Staying put or going with the flow
That’s Maths: Ireland was the first of many countries to use a so-called semi-Lagrangian advection scheme in an operational setting
Stormy weather: Ophelia pictured as the storm was about to hit Ireland last year
The atmospheric temperature at a fixed spot may change in two ways. First, heat sources or sinks may increase or decrease the thermal energy; for example, sunshine may warm the air or radiation at night may cool it. Second, warmer or cooler air may be transported to the spot by the air flow in a process called advection.
Normally, the two mechanisms act together, sometimes negating and sometimes reinforcing each other. What is true for temperature is also true for other quantities: pressure, density, humidity and even the flow velocity itself. This last effect may be described by saying that “the wind blows the wind”.
There are two complementary ways to model fluid flow. We can focus on a fixed spot and study how variables like pressure and temperature there change with time. Alternatively, we can “go with the flow”, following a parcel of air as it is carried along by the wind and study how its properties change over time.
These two points of view lead to two distinct formulations of the mathematical equations governing the atmosphere. The fixed-point view is modelled by the Eulerian equations, named after the Swiss mathematician Leonhard Euler. The perspective following the flow leads to the Lagrangian equations, named after the French-Italian mathematician Joseph-Louis Lagrange.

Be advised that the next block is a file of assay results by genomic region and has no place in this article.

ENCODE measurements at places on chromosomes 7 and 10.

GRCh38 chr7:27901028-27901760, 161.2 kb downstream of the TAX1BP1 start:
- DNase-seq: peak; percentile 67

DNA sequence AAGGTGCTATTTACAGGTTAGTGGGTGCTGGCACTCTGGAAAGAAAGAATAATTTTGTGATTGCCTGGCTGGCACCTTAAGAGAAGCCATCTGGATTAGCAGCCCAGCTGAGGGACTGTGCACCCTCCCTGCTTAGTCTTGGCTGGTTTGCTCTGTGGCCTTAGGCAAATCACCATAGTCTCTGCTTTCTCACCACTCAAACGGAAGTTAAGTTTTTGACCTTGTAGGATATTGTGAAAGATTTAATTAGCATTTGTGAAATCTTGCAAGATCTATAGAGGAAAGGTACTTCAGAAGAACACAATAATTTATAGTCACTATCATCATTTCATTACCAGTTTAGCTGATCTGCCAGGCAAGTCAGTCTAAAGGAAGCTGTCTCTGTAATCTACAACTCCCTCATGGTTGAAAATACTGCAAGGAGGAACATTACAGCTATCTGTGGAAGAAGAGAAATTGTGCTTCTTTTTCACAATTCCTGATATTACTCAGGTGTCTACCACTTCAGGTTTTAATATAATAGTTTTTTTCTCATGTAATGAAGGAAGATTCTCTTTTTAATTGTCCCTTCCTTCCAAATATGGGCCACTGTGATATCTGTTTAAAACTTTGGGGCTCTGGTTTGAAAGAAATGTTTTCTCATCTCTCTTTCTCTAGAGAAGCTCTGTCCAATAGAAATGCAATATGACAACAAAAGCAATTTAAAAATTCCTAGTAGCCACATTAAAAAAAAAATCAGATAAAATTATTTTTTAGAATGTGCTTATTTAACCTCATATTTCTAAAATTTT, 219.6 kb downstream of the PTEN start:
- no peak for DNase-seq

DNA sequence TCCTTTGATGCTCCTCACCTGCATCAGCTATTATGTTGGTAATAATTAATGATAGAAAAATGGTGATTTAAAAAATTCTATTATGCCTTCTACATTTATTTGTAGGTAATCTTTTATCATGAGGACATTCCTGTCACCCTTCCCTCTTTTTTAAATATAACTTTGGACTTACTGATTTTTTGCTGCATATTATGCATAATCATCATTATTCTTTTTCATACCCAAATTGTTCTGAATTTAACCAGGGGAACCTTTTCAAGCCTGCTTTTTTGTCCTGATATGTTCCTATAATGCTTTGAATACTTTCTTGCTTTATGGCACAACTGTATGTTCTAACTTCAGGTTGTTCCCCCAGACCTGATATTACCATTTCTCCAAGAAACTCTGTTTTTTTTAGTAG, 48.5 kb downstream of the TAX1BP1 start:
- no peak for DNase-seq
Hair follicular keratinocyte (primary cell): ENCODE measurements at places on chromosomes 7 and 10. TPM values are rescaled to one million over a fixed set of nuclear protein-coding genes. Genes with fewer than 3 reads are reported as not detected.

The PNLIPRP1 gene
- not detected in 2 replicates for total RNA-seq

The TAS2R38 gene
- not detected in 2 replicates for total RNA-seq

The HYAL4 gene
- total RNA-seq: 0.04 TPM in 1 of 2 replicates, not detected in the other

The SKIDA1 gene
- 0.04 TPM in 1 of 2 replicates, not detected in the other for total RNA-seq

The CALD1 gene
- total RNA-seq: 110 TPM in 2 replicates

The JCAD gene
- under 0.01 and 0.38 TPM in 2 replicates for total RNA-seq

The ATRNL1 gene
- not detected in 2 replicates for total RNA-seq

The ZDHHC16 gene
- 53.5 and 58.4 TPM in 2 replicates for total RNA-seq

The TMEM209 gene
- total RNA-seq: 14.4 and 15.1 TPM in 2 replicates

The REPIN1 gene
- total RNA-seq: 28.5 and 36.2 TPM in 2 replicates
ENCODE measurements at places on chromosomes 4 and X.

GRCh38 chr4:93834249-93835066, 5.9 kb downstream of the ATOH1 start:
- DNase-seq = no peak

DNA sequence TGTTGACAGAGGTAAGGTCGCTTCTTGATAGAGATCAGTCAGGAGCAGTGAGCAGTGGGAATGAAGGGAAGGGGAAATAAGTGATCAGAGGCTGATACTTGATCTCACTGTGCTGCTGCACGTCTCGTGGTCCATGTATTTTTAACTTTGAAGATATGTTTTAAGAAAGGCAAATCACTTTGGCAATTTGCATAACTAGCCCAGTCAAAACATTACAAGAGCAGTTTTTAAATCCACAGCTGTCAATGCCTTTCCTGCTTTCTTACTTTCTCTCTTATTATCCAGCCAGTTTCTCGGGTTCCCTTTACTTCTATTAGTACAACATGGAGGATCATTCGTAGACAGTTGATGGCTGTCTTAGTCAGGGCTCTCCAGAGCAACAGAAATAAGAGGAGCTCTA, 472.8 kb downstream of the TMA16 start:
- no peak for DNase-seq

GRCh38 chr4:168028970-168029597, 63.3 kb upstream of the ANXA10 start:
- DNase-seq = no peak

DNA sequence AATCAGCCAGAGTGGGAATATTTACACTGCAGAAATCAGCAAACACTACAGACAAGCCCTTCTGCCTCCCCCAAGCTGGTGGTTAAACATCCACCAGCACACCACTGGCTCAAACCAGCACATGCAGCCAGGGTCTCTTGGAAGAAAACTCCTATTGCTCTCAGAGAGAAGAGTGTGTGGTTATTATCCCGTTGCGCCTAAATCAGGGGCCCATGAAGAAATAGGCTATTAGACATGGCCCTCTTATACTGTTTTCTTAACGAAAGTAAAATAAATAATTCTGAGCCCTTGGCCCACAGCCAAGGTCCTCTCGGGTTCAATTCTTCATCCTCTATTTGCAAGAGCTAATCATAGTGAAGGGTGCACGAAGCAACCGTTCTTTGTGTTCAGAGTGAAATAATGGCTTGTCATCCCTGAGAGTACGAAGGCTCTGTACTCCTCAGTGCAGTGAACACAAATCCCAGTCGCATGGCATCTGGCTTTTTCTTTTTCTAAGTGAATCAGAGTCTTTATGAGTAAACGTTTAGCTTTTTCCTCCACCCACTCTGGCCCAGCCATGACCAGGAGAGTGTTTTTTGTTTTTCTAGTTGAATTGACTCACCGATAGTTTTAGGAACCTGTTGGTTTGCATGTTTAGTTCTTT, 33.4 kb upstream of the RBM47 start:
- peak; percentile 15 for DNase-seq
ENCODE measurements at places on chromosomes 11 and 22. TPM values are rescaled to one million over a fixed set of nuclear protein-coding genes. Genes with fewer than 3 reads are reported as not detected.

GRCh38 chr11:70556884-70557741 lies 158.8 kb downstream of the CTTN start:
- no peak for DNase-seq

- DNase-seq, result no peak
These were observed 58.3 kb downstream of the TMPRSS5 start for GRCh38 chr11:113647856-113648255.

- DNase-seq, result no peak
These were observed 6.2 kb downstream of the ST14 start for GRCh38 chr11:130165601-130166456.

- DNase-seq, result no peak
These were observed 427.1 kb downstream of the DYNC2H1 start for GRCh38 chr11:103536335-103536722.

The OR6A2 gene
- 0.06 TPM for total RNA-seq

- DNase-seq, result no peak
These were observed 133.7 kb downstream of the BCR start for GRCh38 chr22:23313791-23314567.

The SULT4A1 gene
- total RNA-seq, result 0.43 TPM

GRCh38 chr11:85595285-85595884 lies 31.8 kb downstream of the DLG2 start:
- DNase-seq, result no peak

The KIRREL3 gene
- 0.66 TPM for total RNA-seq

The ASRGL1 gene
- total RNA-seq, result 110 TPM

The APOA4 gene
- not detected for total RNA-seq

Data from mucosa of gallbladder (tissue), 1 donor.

To forecast the weather, we must compute the solution of the equations using a numerical algorithm – a step-by-step recipe yielding the flow variables at successive moments. The forecast progresses incrementally through small steps forward in time. Traditionally, algorithms were based on the Eulerian equations. This approach yields an accurate solution, but at a high price: the Eulerian algorithms are subject to a severe restriction on the time interval over which the solution is computed.
Typically, this “stability criterion” limits the permissible time step to a few minutes, whereas the time scale of the flow is more like an hour or more. Thus, a large number of steps are required to complete the forecast. The result is a heavy computational burden, delaying the delivery of the prediction.
Around 1980, the Canadian meteorologist André Robert showed that, by using a numerical algorithm based on Lagrange’s form of the equations, we could liberate ourselves from the shackles of the stability criterion. A larger time step could be used so that fewer steps were needed to reach a given forecast range, substantially reducing the overall computational cost and making the forecast available sooner.
The first weather centre to exploit this idea was the Irish Meteorological Service – now Met Éireann – in a project led by Prof Ray Bates. Ireland was the first of many countries to use a so-called semi-Lagrangian advection scheme in an operational setting. This method is now used internationally in many numerical weather prediction centres. Since timeliness is vital for operational forecasting, the Lagrangian approach to solving the equations was a significant scientific advance.
As a historical footnote, the Eulerian description of fluid flow was first introduced by Daniel Bernoulli, and the Lagrangian description was first used by Euler. We have here an example of Stigler’s law of eponymy: no scientific discovery is named after its original discoverer. Of course, Stigler’s Law did not originate with Stephen Stigler himself!